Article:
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What is an Escrow and How Does it Work?

Posted by Ryan M. Newburn | Apr 25, 2023 | 0 Comments

An escrow account is a contractual arrangement where a third party holds money or property in trust until the contracting parties meet a set of conditions. The third party is referred to as an escrow agent. They are neutral to the parties and the agreement and are responsible for the safekeeping and distribution of the money or property in trust upon satisfaction of the conditions.

Why are escrow proceedings important?

Escrow proceedings are a safeguard to prevent parties from being tempted to abscond with all of the deal's benefits, double-cross a party by selling goods out from under them, or avoid payment altogether. Most often, escrow accounts are utilized to prove that the paying party can afford the transaction, has the liquidity to complete the transaction, and isn't using promised funds in alternative transactions.

Escrow is most useful when the subject of the contract is highly valuable – escrow isn't especially useful to a retailer who sells shoes. An escrow is a more appropriate shield for selling a home or a business, for example.

Types of Escrow Accounts

There are several types of escrow. The most common are real property escrows, mortgage escrows, and business escrows. Property escrows occur during the purchasing process of real property – an escrow agent collects any down payment, loan documents, and deeds and holds them in trust until the sale formally closes. When the deal closes, the escrow agent will distribute the deed and the mortgage documents to the buyer and the payment to the seller. Property escrows are functionally essential because of the length of the contracting process of real property sales.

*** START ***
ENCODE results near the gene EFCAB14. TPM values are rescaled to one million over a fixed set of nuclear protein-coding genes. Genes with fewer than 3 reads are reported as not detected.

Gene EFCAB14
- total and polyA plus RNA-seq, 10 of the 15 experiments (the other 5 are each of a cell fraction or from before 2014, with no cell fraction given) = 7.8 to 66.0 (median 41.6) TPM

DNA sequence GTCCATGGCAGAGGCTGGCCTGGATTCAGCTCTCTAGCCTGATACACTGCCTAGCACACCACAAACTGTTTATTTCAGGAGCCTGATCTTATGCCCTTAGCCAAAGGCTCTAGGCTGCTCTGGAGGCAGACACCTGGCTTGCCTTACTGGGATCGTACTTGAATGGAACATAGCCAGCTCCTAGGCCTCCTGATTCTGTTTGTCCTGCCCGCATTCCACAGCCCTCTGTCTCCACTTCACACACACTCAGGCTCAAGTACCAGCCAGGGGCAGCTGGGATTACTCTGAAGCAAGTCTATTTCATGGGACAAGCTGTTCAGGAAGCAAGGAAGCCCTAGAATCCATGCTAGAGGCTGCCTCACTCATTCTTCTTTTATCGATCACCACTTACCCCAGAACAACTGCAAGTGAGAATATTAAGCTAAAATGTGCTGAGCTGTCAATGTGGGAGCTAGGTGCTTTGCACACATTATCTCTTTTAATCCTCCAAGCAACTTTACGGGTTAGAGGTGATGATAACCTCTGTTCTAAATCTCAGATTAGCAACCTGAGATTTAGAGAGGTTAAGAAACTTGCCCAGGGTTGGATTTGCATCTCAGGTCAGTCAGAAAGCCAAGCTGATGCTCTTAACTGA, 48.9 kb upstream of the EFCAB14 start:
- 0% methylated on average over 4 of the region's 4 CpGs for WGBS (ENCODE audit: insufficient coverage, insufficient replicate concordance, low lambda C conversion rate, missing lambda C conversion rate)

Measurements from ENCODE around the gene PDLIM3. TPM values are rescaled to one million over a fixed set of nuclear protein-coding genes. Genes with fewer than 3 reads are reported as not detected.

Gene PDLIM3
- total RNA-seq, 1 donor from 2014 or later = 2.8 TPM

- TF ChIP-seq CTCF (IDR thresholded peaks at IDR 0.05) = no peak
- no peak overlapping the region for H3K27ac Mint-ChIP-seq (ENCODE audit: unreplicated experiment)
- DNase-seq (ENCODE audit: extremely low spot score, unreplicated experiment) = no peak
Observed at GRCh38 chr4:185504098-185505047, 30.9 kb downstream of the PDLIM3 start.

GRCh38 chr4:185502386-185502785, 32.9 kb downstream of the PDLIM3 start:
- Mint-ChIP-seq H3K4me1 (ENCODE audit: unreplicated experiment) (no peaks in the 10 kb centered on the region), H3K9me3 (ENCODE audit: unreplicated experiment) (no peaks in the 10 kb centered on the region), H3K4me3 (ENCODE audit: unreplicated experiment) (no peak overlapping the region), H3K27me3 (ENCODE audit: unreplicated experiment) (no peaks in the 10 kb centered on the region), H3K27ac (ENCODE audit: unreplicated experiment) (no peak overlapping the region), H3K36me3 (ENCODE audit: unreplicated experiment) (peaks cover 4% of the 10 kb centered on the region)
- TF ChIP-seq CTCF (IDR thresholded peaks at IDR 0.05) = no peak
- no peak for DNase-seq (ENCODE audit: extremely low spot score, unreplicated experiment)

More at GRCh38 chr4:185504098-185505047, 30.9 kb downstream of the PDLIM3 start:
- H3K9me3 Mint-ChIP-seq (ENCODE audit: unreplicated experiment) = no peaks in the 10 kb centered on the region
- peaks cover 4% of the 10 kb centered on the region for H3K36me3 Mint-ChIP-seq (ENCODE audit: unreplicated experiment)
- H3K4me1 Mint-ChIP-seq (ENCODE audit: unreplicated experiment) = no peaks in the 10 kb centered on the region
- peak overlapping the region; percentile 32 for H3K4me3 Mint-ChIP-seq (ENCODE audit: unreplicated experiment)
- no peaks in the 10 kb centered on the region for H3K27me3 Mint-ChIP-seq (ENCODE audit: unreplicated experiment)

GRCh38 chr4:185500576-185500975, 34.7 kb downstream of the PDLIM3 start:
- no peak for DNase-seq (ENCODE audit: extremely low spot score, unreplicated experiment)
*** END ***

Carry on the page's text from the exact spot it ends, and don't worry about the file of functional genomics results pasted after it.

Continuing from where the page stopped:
Mortgage Escrows

Mortgage escrows are established by mortgagors (e.g., the bank) to hold money in trust to pay property taxes and insurance. This form of escrow is selected so that a lender can ensure the property purchaser pays the required property tax and insures the property. Lenders are concerned about taxes and insurance because their collateral (the property) is exposed to liability if the homeowner doesn't comply with these requirements.

As the mortgagee makes payments on the mortgage, a portion of each payment is deposited into the escrow account. The mortgagor will release the escrow funds to apply to the principal of the loan balance once the homeowner makes the annual payments, and then the process begins again for the next year's payments. Often, these accounts are audited annually by the lender itself to be sure that the amount collected is appropriate.

Business Escrows

Business escrows help protect business entities from unnecessary risk when purchasing supplies, placing merchandising orders, and contracting for long-term projects. What makes a business escrow specifically useful. It mitigates risk when large quantities of money or property are at stake, when there are long-term contracts, or when contracts include payment components that are guaranteed and contingent.

Why Business Escrows are Important

An escrow account assures both contracting parties that the outcome of the agreement will match the expectations. A business escrow account works like property and mortgage escrow accounts – a third-party escrow agent holds money or property in the trust. Once they are notified by both parties of satisfactory performance, they release the account to the appropriate party.